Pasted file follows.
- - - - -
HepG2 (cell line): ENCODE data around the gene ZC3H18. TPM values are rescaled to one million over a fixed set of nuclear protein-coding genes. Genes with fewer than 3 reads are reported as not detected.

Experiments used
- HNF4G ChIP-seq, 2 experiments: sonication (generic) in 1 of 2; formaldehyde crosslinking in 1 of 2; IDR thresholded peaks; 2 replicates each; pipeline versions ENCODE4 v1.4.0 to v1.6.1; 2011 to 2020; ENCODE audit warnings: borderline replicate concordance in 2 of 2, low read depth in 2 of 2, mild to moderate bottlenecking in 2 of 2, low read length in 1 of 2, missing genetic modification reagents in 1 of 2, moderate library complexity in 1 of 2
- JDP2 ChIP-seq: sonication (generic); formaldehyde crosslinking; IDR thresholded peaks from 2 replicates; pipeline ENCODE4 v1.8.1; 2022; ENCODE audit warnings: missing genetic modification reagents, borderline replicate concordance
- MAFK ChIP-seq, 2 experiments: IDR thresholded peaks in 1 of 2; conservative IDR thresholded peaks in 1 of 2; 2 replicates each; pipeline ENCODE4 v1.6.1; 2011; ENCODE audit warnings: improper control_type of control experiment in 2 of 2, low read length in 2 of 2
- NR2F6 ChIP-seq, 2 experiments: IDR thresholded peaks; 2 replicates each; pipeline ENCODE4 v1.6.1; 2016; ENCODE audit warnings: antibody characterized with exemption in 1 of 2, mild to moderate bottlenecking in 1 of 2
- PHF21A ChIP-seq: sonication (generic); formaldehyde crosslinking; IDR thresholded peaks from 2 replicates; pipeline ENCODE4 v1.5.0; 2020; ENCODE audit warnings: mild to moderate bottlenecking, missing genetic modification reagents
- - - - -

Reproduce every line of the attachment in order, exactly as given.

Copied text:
HepG2 (cell line): ENCODE data around the gene ZC3H18. TPM values are rescaled to one million over a fixed set of nuclear protein-coding genes. Genes with fewer than 3 reads are reported as not detected.

Experiments used
- HNF4G ChIP-seq, 2 experiments: sonication (generic) in 1 of 2; formaldehyde crosslinking in 1 of 2; IDR thresholded peaks; 2 replicates each; pipeline versions ENCODE4 v1.4.0 to v1.6.1; 2011 to 2020; ENCODE audit warnings: borderline replicate concordance in 2 of 2, low read depth in 2 of 2, mild to moderate bottlenecking in 2 of 2, low read length in 1 of 2, missing genetic modification reagents in 1 of 2, moderate library complexity in 1 of 2
- JDP2 ChIP-seq: sonication (generic); formaldehyde crosslinking; IDR thresholded peaks from 2 replicates; pipeline ENCODE4 v1.8.1; 2022; ENCODE audit warnings: missing genetic modification reagents, borderline replicate concordance
- MAFK ChIP-seq, 2 experiments: IDR thresholded peaks in 1 of 2; conservative IDR thresholded peaks in 1 of 2; 2 replicates each; pipeline ENCODE4 v1.6.1; 2011; ENCODE audit warnings: improper control_type of control experiment in 2 of 2, low read length in 2 of 2
- NR2F6 ChIP-seq, 2 experiments: IDR thresholded peaks; 2 replicates each; pipeline ENCODE4 v1.6.1; 2016; ENCODE audit warnings: antibody characterized with exemption in 1 of 2, mild to moderate bottlenecking in 1 of 2
- PHF21A ChIP-seq: sonication (generic); formaldehyde crosslinking; IDR thresholded peaks from 2 replicates; pipeline ENCODE4 v1.5.0; 2020; ENCODE audit warnings: mild to moderate bottlenecking, missing genetic modification reagents